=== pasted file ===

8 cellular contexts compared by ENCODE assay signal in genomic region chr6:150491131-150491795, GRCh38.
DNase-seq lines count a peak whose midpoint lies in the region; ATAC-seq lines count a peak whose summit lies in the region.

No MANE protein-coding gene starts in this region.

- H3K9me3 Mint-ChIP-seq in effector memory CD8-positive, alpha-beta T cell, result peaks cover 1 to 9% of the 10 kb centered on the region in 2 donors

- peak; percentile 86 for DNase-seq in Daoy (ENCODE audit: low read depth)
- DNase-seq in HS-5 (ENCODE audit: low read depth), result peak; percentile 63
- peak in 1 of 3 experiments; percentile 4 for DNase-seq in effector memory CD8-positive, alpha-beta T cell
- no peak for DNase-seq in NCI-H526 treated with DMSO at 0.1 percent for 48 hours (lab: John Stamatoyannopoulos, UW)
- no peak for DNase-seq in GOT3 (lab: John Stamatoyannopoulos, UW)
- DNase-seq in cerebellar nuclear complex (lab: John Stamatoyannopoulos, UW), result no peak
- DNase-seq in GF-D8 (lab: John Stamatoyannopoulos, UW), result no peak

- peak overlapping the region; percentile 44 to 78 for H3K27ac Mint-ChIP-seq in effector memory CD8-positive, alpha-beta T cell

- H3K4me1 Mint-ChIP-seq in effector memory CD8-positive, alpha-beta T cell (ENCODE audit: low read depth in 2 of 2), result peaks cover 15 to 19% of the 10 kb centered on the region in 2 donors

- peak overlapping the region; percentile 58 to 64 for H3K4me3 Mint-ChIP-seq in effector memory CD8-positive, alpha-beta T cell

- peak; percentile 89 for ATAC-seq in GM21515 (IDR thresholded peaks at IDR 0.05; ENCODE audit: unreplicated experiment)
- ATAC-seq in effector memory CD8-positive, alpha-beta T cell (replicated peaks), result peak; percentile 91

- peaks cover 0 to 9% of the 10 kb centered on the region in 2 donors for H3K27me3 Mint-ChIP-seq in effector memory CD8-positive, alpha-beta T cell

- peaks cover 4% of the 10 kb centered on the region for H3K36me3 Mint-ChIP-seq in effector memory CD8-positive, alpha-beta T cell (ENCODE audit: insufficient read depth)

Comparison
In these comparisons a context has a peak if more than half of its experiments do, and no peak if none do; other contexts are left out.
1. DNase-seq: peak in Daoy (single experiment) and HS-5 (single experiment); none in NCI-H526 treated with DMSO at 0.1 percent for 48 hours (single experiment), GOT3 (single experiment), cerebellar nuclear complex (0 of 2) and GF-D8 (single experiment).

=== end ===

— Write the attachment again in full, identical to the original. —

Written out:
8 cellular contexts compared by ENCODE assay signal in genomic region chr6:150491131-150491795, GRCh38.
DNase-seq lines count a peak whose midpoint lies in the region; ATAC-seq lines count a peak whose summit lies in the region.

No MANE protein-coding gene starts in this region.

- H3K9me3 Mint-ChIP-seq in effector memory CD8-positive, alpha-beta T cell, result peaks cover 1 to 9% of the 10 kb centered on the region in 2 donors

- peak; percentile 86 for DNase-seq in Daoy (ENCODE audit: low read depth)
- DNase-seq in HS-5 (ENCODE audit: low read depth), result peak; percentile 63
- peak in 1 of 3 experiments; percentile 4 for DNase-seq in effector memory CD8-positive, alpha-beta T cell
- no peak for DNase-seq in NCI-H526 treated with DMSO at 0.1 percent for 48 hours (lab: John Stamatoyannopoulos, UW)
- no peak for DNase-seq in GOT3 (lab: John Stamatoyannopoulos, UW)
- DNase-seq in cerebellar nuclear complex (lab: John Stamatoyannopoulos, UW), result no peak
- DNase-seq in GF-D8 (lab: John Stamatoyannopoulos, UW), result no peak

- peak overlapping the region; percentile 44 to 78 for H3K27ac Mint-ChIP-seq in effector memory CD8-positive, alpha-beta T cell

- H3K4me1 Mint-ChIP-seq in effector memory CD8-positive, alpha-beta T cell (ENCODE audit: low read depth in 2 of 2), result peaks cover 15 to 19% of the 10 kb centered on the region in 2 donors

- peak overlapping the region; percentile 58 to 64 for H3K4me3 Mint-ChIP-seq in effector memory CD8-positive, alpha-beta T cell

- peak; percentile 89 for ATAC-seq in GM21515 (IDR thresholded peaks at IDR 0.05; ENCODE audit: unreplicated experiment)
- ATAC-seq in effector memory CD8-positive, alpha-beta T cell (replicated peaks), result peak; percentile 91

- peaks cover 0 to 9% of the 10 kb centered on the region in 2 donors for H3K27me3 Mint-ChIP-seq in effector memory CD8-positive, alpha-beta T cell

- peaks cover 4% of the 10 kb centered on the region for H3K36me3 Mint-ChIP-seq in effector memory CD8-positive, alpha-beta T cell (ENCODE audit: insufficient read depth)

Comparison
In these comparisons a context has a peak if more than half of its experiments do, and no peak if none do; other contexts are left out.
1. DNase-seq: peak in Daoy (single experiment) and HS-5 (single experiment); none in NCI-H526 treated with DMSO at 0.1 percent for 48 hours (single experiment), GOT3 (single experiment), cerebellar nuclear complex (0 of 2) and GF-D8 (single experiment).